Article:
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Using LogMiner

Oracle uses online redo log files to track every change that is made to user data and the data dictionary. The information stored in the redo log files is used to re-create the database, in part or in full, during recovery. To enable recovery of the database to a point in time after the database backup was made, you can maintain archived copies of the redo log files.
The LogMiner utility provides a vital view into the modifications that have occurred within your database. When you use LogMiner, you see both the changes that have been made (the SQL_redo column) and the SQL you can use to reverse those changes (the SQL_undo column). Thus, you can review the history of the database, without actually applying any redo logs, and obtain the code to reverse any problematic transactions. Using LogMiner, you can pinpoint the transaction under which corruption first occurred so that you can determine the correct point in time or System Change Number (SCN) to use as the endpoint for a database recovery.

DBMS LogMiner Logfile

DBMS LogMiner Logfile

Location 1 This sub-program starts the process of reading the archive log files by opening it.
Location 2 Name of the log file that must be added to the list of log files to be analyzed within a session.
Location 3 The following options are valid: a) Purges the existing list of log files and starts a new list (DBMS_LOGMNR.NEW), b) Adds a file to anexisting list (DBMS_LOGMNR.ADDFILE), and c) Removes the log file from the list of log files to be analyzed (DBMS_LOGMNR.REMOVEFILE)
Location 4This sub-program starts the process of reading the archive log files by opening it.
Location 5starts the process of reading log files.
Location 6ends the session of LogMiner.
Location 7This sub-program starts the process of reading the archive log files by opening it.
Location 8starts the process of reading log files.
Location 9ends the session of LogMiner.
Location 10starts the process of reading log files.
Location 11ends the session of LogMiner.

Oracle Backup and Recovery

Oracle LogMiner

Oracle LogMiner, which is part of Oracle Database, enables you to query 1)online and 2) archived redo log files through a SQL interface. Redo log files contain information about the history of activity on a database.

LogMiner Benefits

All changes made to user data or to the database dictionary are recorded in the Oracle redo log files so that database recovery operations can be performed. Because LogMiner provides a well-defined, easy-to-use, and comprehensive relational interface to redo log files, it can be used as a powerful data auditing tool, and also as a sophisticated data analysis tool. The following list describes some key capabilities of LogMiner:
  1. Pin-pointing when a logical corruption to a database, such as errors made at the application level, may have begun. These might include errors such as those where the wrong rows were deleted because of incorrect values in a WHERE clause, rows were updated with incorrect values, the wrong index was dropped, and so forth. For example, a user application could mistakenly update a database to give all employees 100 percent salary increases rather than 10 percent increases, or a database administrator (DBA) could accidently delete a critical system table. It is important to know exactly when an error was made so that you know when to initiate time-based or change-based recovery. This enables you to restore the database to the state it was in just before corruption.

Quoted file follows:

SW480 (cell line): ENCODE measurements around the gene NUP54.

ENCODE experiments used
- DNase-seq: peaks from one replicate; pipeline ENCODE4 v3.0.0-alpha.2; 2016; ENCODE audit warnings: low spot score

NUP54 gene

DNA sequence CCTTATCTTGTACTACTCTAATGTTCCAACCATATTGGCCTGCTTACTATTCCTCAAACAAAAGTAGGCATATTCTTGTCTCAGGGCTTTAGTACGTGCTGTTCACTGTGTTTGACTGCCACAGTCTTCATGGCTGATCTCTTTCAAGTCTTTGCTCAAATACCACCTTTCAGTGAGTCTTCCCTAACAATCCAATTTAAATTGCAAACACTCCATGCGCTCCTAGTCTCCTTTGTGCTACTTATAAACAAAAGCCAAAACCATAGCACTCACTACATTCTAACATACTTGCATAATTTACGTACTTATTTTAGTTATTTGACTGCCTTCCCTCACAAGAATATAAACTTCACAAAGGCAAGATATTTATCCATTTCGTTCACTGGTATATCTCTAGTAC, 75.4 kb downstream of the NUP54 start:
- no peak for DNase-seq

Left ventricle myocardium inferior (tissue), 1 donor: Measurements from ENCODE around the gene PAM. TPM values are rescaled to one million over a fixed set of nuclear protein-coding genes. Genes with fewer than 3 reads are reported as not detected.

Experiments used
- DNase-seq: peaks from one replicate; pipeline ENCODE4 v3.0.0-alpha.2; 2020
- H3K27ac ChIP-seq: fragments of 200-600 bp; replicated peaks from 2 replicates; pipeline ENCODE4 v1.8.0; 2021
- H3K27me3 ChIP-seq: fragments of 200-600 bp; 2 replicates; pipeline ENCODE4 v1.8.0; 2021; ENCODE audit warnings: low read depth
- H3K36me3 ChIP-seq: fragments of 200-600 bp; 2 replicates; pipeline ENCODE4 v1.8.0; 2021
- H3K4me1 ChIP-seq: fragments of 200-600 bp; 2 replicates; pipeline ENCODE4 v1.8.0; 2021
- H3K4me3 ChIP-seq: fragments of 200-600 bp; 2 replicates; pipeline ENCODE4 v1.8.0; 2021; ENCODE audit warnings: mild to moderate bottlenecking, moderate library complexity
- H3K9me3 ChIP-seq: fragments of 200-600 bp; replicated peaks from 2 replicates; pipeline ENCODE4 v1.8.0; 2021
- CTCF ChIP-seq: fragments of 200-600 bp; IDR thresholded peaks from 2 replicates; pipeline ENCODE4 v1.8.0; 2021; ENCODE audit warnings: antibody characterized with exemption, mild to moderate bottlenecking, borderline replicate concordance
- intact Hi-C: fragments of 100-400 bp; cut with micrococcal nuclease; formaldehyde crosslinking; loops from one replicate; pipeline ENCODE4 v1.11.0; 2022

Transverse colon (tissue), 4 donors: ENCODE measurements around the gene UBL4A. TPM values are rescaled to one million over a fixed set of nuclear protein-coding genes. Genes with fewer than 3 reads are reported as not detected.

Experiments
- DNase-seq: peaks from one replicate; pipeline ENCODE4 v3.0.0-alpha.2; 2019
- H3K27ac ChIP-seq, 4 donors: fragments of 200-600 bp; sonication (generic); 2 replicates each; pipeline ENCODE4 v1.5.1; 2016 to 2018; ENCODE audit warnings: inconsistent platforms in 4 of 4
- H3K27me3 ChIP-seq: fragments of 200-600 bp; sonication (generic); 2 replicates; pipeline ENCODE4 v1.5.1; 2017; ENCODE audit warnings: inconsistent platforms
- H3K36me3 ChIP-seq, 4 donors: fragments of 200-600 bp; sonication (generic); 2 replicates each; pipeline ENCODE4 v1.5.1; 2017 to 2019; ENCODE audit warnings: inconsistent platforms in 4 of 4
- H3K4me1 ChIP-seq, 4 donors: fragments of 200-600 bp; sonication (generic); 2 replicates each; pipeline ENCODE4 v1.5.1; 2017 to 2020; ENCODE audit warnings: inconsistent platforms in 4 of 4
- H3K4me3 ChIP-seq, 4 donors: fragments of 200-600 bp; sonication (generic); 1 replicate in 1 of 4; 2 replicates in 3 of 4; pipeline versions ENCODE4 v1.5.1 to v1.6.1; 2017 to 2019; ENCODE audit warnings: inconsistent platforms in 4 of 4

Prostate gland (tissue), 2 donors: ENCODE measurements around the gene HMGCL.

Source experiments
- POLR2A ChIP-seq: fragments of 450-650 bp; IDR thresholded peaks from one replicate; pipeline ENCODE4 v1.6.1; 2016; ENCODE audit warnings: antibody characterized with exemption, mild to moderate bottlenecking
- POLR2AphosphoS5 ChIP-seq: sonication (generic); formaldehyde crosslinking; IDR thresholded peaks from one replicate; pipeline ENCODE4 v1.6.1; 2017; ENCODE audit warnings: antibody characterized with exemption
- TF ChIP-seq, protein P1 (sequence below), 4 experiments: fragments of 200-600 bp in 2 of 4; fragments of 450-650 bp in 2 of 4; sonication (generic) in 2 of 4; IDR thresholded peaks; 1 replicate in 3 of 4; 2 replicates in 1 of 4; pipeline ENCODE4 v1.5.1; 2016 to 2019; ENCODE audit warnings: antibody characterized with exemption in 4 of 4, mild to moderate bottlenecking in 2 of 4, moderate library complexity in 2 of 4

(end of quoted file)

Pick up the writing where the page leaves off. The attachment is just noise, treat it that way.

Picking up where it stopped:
2. Determining what actions you would have to take to perform fine-grained recovery at the transaction level. If you fully understand and take into account existing dependencies, then it may be possible to perform a table-specific undo operation to return the table to its original state. This is achieved by applying tablespecific reconstructed SQL statements that LogMiner provides in the reverse order from which they were originally issued. Normally you would have to restore the table to its previous state, and then apply an archived redo log file to roll it forward.
  3. Performance tuning and capacity planning through trend analysis. You can determine which tables get the most updates and inserts. That information provides a historical perspective on disk access statistics, which can be used for tuning purposes.
  4. Performing postauditing. LogMiner can be used to track any data manipulation language (DML) and data definition language (DDL) statements executed on the database, the order in which they were executed, and who executed them. (However, to use LogMiner for such a purpose, you need to have an idea when the event occurred so that you can specify the appropriate logs for analysis; otherwise you might have to mine a large number of redo log files, which can take a long time. Consider using LogMiner as a complementary activity to auditing database use. See the Oracle Database Administrator's Guide for information about database auditing.)